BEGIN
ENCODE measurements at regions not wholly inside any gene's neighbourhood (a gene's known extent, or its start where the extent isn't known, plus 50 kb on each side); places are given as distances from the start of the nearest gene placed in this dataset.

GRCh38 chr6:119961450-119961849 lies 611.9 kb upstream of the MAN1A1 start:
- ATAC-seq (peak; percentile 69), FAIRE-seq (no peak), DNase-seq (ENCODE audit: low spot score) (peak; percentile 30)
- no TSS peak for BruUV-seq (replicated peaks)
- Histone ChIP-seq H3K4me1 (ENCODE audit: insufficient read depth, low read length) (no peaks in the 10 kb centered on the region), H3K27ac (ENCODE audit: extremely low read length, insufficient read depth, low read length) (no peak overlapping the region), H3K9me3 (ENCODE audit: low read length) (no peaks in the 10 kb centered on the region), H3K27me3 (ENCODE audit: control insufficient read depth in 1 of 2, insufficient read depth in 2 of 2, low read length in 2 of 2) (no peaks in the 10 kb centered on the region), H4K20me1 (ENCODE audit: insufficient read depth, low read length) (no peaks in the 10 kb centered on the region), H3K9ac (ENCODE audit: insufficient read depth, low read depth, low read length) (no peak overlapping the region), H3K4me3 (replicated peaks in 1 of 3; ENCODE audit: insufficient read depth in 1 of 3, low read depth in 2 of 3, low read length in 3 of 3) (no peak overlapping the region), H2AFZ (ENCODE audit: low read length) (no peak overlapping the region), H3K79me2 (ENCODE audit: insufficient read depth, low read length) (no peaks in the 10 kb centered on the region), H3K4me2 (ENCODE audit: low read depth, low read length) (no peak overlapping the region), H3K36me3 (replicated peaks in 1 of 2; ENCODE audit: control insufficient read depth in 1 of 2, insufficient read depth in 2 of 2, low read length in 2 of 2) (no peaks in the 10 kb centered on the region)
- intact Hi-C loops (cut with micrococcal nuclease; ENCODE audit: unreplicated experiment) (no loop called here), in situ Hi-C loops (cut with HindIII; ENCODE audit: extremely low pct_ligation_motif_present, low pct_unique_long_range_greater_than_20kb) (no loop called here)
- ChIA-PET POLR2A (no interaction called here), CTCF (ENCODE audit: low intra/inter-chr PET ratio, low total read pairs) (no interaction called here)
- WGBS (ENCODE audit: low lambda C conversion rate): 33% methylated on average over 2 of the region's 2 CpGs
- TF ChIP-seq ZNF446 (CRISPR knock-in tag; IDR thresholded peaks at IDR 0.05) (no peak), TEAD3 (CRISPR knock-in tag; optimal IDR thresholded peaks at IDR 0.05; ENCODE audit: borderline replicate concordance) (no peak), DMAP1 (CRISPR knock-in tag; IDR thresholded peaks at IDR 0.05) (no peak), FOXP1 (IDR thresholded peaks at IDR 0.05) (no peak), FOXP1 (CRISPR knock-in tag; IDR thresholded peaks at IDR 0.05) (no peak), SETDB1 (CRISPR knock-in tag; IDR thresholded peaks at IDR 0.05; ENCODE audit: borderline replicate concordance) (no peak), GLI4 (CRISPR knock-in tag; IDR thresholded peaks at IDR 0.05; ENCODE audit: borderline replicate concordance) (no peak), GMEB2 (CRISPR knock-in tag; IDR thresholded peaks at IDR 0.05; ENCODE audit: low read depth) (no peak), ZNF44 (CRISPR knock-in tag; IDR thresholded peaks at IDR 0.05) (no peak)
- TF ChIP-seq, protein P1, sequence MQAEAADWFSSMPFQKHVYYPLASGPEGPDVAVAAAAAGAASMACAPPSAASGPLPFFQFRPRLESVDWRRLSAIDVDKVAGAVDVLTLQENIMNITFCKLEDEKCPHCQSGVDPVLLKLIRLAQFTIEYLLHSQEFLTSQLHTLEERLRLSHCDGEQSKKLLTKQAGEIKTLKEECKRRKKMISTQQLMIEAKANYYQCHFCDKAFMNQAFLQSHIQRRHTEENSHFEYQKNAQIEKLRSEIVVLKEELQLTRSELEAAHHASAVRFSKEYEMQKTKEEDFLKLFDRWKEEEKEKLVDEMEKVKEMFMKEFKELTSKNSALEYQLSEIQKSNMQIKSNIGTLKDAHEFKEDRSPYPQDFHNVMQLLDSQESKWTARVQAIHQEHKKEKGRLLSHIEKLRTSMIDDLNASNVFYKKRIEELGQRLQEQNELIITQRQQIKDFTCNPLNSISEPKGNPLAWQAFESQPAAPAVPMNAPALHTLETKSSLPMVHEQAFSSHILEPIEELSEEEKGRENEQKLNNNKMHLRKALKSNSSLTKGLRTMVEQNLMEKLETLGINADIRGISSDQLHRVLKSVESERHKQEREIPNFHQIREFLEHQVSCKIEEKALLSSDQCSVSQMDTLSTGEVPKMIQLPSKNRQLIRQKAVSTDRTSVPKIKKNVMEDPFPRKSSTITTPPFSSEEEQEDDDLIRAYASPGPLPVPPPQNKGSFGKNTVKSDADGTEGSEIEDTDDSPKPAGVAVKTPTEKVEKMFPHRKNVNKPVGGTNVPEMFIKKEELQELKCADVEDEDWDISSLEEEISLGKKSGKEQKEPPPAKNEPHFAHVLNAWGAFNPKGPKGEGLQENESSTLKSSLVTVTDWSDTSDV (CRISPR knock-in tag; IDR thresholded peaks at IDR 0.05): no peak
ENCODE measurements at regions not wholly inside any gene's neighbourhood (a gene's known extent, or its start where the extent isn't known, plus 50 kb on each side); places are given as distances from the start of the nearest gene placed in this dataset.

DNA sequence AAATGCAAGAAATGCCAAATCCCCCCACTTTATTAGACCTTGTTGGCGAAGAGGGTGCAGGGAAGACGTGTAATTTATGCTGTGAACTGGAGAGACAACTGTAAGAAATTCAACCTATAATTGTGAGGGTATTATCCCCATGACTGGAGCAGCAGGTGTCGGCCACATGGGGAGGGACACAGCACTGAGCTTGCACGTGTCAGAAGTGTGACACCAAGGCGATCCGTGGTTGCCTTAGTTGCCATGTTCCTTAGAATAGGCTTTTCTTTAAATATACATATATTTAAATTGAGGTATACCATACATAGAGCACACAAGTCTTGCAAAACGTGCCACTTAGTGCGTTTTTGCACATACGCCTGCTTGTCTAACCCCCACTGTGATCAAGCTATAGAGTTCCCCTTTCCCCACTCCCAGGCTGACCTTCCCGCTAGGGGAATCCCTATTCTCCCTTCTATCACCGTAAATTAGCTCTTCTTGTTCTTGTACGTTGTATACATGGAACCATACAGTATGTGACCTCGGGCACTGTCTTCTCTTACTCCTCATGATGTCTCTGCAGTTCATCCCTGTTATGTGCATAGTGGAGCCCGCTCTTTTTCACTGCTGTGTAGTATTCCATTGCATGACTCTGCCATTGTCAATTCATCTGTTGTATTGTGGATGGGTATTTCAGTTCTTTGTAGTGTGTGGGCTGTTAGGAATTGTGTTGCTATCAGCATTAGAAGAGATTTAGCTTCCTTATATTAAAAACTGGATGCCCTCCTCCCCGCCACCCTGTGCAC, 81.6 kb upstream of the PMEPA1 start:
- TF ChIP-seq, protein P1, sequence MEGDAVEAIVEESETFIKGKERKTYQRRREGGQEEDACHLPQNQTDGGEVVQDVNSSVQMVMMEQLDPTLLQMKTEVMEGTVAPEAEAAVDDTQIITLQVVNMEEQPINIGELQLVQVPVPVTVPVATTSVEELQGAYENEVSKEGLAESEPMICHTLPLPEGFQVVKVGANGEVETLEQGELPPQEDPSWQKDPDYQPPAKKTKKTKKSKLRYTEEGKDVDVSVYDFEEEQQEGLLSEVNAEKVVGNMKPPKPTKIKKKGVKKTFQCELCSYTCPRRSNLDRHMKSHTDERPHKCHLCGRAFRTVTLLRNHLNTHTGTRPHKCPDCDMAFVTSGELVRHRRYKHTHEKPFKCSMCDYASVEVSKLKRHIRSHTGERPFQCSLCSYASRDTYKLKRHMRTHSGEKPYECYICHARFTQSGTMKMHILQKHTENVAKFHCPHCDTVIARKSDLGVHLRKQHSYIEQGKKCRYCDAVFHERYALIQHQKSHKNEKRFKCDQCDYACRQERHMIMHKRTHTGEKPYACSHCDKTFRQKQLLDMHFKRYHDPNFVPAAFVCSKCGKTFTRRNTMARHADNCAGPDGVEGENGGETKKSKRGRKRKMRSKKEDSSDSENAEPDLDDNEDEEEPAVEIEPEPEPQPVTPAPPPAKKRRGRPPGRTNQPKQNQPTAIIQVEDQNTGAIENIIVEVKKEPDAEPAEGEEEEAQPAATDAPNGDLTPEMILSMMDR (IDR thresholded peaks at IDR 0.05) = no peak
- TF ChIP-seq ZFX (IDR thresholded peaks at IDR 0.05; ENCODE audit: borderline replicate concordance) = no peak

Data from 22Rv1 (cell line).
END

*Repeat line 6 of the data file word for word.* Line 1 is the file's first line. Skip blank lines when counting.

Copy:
- intact Hi-C loops (cut with micrococcal nuclease; ENCODE audit: unreplicated experiment) (no loop called here), in situ Hi-C loops (cut with HindIII; ENCODE audit: extremely low pct_ligation_motif_present, low pct_unique_long_range_greater_than_20kb) (no loop called here)